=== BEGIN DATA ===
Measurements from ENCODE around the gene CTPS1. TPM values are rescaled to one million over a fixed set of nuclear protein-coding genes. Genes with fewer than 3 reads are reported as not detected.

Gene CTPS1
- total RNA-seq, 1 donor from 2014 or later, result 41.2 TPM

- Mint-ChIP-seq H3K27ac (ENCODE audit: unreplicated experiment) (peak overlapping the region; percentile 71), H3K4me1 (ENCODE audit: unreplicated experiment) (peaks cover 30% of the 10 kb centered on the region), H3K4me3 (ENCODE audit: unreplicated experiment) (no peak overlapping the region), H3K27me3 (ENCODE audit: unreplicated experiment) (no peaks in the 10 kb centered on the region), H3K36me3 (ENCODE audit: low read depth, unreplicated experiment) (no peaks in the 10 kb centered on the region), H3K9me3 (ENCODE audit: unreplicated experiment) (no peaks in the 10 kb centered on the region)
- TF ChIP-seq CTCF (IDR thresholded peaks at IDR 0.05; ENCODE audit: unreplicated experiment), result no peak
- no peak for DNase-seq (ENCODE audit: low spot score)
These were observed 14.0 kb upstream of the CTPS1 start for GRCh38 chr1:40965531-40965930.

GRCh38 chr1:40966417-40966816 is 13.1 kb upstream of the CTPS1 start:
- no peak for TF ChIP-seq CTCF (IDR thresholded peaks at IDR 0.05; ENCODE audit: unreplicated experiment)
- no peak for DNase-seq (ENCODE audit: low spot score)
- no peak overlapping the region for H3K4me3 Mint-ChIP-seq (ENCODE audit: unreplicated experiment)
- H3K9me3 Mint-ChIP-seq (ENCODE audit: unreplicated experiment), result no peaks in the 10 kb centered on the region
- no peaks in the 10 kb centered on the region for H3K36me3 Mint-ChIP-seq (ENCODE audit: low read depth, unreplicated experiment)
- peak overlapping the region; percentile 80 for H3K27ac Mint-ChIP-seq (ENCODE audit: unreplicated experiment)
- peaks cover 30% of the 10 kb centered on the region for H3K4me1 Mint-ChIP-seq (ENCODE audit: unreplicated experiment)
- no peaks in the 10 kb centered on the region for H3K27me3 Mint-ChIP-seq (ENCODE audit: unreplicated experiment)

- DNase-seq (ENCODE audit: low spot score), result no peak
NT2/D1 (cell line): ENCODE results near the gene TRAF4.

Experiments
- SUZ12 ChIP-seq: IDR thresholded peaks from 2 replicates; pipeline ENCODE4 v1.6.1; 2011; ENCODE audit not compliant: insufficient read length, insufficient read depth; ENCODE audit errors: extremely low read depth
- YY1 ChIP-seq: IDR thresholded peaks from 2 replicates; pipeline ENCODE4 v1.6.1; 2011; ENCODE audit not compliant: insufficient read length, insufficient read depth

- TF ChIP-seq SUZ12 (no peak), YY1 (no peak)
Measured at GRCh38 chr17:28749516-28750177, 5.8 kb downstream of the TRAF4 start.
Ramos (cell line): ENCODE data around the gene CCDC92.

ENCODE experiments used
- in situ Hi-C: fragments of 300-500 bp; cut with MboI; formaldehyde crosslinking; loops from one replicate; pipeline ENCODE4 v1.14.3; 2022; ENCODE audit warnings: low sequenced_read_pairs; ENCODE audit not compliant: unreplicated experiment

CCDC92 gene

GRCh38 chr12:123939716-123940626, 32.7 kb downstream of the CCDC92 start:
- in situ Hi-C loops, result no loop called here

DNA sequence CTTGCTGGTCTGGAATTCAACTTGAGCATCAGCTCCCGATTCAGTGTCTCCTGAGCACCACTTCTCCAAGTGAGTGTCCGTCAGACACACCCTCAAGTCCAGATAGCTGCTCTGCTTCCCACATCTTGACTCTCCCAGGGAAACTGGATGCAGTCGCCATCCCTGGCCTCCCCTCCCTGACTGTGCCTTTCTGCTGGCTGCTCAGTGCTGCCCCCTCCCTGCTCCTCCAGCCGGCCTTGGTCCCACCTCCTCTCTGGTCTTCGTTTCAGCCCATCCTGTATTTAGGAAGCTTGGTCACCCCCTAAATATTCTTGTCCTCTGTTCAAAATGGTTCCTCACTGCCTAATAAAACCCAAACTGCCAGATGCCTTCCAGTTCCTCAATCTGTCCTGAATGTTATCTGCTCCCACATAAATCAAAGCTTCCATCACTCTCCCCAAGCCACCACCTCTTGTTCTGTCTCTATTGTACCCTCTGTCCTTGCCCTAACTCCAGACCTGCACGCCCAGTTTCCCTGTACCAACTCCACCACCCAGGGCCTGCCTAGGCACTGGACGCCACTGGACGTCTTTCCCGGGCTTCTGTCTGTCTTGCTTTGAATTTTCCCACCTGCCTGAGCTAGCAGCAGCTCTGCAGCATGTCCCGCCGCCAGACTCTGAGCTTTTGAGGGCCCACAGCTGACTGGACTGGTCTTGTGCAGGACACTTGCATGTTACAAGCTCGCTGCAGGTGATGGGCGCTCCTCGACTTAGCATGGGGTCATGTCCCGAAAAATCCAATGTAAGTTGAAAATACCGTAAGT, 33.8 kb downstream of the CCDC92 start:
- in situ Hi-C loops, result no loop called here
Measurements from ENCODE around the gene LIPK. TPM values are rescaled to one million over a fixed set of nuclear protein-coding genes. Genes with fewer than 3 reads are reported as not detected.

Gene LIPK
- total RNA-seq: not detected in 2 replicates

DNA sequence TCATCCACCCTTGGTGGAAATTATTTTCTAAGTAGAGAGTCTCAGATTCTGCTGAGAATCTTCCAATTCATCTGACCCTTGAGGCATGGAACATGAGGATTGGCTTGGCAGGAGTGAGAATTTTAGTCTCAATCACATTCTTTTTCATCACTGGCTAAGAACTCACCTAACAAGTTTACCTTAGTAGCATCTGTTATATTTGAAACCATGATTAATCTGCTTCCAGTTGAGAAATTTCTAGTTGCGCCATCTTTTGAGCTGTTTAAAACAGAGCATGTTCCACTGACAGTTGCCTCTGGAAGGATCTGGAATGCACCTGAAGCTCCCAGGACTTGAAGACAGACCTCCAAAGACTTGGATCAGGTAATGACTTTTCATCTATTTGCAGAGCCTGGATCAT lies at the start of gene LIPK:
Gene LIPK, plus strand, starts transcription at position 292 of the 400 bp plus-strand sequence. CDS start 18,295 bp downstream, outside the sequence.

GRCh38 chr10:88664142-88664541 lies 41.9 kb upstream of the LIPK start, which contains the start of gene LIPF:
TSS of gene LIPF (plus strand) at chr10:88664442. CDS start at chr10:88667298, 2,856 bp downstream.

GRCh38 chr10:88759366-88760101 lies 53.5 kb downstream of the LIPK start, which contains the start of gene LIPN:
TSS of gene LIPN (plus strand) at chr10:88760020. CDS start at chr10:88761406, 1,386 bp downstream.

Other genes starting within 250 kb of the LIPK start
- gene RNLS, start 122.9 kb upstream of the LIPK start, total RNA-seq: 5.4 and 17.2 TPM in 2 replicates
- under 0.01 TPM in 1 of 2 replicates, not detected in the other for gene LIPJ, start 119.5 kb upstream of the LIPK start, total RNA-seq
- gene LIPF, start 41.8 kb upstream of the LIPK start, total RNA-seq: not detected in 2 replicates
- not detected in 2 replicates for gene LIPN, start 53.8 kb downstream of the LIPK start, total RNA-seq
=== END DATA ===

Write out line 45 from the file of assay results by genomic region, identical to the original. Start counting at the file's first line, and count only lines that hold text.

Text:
- not detected in 2 replicates for gene LIPN, start 53.8 kb downstream of the LIPK start, total RNA-seq